Heyhouses Nursery School
Heyhouses Nursery School is a full time education private nursery school located on the site of Heyhouses Church of England Primary School in Lytham St. Annes. The private nursery is operated as a charity and aims to offer affordable childcare of an excellent standard to the local community. The nursery school is extremely popular and well-loved and has been in operation for over twenty years.
As part of the masterplan design for the new Heyhouses C of E Primary School, it was deemed necessary to relocate the existing nursery building due to the location of the new school and it’s amenities. The new school masterplan identified a new site location for the nursery school within which proposals for a new building could be developed.
Following an evaluation of the existing aging nursery building it was decided that the relocation of this building would not be practical or appropriate, and as such the design process for a new nursery school began.
The nursery Trustees saw this new beginning as an opportunity to provide an exciting new home for the nursery school. The nursery has long had a reputation as a great place for children to begin their journey into school life, and this would provide the opportunity to create a building that could further enhance that. Due to demand for nursery places in the local area, it also provided the opportunity to expand the nursery school to accommodate 40 FTE child places.
The design process for the new nursery school building was thorough and inclusive. A competitive design process resulted in the appointment of Creative SPARC Architects (CSA) to design and deliver the new building on behalf of Heyhouses Nursery School.
Following this appointment, the initial concept design evolved significantly to include the input of nursery Trustees, however the fundamental design principals that drove the initial design remained.
Consultation was also carried out with nursery staff, parents, and Lancashire County Council, with all feedback contributing to the final design proposal.
Project Type: Commission
Client(s): Heyhouses Nursery School
Size: 220 sqm
Location: Lytham, Lancashire, UK
Year: March 2013
The design of the new nursery school was generated from a combination of the Trustee’s brief, design guidance on new nursery school buildings and past experience of working on similar educational and specifically nursery-age projects.
The heart of the design is the two open-plan flexible nursery teaching spaces connected by a central toilet core, cloaks area, and small covered external courtyard leading into the main external learning space. This arrangement enables many different activities to be happening concurrently in the nursery spaces, whilst the connecting shared cores ensure that the whole space still feels as one.
The nursery teaching spaces are generous, with lots of natural light and tall ceilings. Opening perimeter windows, large sliding doors, and high-level windows for extract will allow the spaces to be naturally ventilated. The building has been located within the designated new nursery school site to allow ease of access from the adjacent new school footpath and new school, as well as to maximise the South-Westerly orientation for the main internal teaching spaces and the external learning area. A large louvred canopy will provide solar and weather protection to an area of the external learning space as well as the South-West facade.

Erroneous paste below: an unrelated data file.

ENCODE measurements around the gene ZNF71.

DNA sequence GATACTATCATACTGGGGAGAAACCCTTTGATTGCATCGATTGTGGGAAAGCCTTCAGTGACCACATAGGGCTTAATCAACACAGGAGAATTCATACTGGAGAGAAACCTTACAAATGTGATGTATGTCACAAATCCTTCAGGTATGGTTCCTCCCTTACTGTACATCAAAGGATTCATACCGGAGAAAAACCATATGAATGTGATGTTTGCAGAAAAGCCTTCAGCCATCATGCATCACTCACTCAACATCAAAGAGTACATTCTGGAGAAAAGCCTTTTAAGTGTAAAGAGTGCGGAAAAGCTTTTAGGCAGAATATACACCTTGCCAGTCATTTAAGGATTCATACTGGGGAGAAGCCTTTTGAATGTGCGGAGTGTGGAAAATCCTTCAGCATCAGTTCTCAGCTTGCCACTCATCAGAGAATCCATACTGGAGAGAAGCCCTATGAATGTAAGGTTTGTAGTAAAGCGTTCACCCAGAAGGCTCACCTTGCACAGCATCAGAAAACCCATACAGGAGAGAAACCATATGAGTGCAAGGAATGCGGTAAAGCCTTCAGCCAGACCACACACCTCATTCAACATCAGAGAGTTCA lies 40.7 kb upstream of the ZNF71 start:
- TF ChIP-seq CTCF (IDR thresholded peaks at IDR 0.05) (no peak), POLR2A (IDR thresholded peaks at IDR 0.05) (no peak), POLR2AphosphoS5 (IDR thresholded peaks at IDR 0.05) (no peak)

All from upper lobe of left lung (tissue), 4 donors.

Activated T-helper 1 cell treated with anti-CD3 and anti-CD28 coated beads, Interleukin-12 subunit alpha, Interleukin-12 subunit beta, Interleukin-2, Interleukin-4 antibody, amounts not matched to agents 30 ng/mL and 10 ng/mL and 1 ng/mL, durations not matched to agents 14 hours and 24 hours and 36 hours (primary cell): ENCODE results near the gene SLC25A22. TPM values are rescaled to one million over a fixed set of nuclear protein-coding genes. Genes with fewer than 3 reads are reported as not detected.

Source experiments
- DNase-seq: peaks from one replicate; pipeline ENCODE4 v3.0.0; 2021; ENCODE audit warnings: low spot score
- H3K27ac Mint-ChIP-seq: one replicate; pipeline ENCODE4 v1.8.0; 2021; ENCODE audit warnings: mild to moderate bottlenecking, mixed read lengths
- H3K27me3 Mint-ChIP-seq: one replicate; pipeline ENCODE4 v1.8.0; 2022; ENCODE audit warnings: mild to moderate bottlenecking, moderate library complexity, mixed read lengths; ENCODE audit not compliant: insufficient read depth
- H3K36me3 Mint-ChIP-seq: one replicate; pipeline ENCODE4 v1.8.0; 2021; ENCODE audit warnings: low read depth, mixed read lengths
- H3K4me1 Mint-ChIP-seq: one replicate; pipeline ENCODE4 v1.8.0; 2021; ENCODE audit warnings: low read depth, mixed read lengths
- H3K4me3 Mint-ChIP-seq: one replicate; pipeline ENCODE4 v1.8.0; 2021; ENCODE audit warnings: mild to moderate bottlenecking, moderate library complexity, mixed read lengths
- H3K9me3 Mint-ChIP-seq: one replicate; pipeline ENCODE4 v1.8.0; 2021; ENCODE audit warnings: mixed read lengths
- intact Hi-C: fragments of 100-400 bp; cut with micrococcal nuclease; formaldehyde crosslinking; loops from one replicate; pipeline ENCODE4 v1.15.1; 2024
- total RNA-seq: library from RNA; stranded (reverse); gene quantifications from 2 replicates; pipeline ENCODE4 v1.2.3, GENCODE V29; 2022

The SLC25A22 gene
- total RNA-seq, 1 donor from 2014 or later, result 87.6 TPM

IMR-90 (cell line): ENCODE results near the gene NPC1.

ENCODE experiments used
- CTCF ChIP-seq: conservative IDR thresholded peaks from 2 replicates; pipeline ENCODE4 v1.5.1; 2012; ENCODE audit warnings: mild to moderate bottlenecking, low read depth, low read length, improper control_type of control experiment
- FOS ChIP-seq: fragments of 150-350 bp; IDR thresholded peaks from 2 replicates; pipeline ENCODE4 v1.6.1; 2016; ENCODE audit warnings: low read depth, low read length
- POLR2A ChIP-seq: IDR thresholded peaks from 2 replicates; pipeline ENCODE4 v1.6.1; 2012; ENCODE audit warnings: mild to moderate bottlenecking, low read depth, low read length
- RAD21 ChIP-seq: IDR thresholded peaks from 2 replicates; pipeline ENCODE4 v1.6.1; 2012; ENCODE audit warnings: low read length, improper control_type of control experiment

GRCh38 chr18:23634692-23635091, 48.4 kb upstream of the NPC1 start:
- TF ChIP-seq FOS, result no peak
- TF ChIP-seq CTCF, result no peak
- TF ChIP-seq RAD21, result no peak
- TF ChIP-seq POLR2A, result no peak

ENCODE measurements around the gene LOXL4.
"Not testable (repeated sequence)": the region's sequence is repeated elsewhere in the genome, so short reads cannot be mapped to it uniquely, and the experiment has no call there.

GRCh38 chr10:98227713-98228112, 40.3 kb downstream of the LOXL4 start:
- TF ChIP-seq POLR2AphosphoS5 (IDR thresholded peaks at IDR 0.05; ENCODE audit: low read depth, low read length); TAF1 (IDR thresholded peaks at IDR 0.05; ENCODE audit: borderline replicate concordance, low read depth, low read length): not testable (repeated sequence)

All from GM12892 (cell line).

The ancillary accommodation comprising an office, kitchen, and staff facilities have been included within areas to the North of the site, however these spaces still provide good levels of natural light and ventilation to their users.
The design of the building focuses on the nursery school children as the principal users and as such their needs were at the forefront of our thinking. As a result, the scale of the new building has been deliberately kept small to provide a welcoming and reassuring presence to the young children that will visit it. The massing of the building is read as four interconnecting blocks that each house specific functions within. This prevents the building becoming overly large in scale which the Trustees were keen to avoid, and also has significant economic benefits which are very important on a charity funded project.
The design, form, and materiality of the new primary school which sits adjacent to the new nursery school has also heavily influenced the scheme. The Trustees wanted the building to sit comfortably within the context of the new school, however for it to have its own character and identity as a private nursery school in its own right. This balance has been achieved by incorporating the same palette of materials as the new school, including brick type, render colours, window frame colours, and roof finish. The pitch of the rooves also match that of the Reception block on the new school, and similar floor-length windows have been included where appropriate.
The building’s individual identity therefore had to emanate from the detailing and application of these materials, colours, and facade treatments, as well the approach to the massing of the design. The form comprises two main symmetrical blocks of a similar scale and roof pitch to the new school’s Reception. These blocks house the open-plan teaching spaces. A similar yet smaller scale block to the North of the site houses the office, multi-use space, and other ancillary accommodation. The difference in scale between the two identifies the teaching spaces as the most important parts of the building, whilst reducing construction costs where possible.
These three blocks are connected by a flat roofed element that houses the central toilet core, kitchen, and main entrance. This again reducesthe building’s scale, focussing attention on the most important spaces and reducing construction costs. The facade treatments and colours also follow this design logic.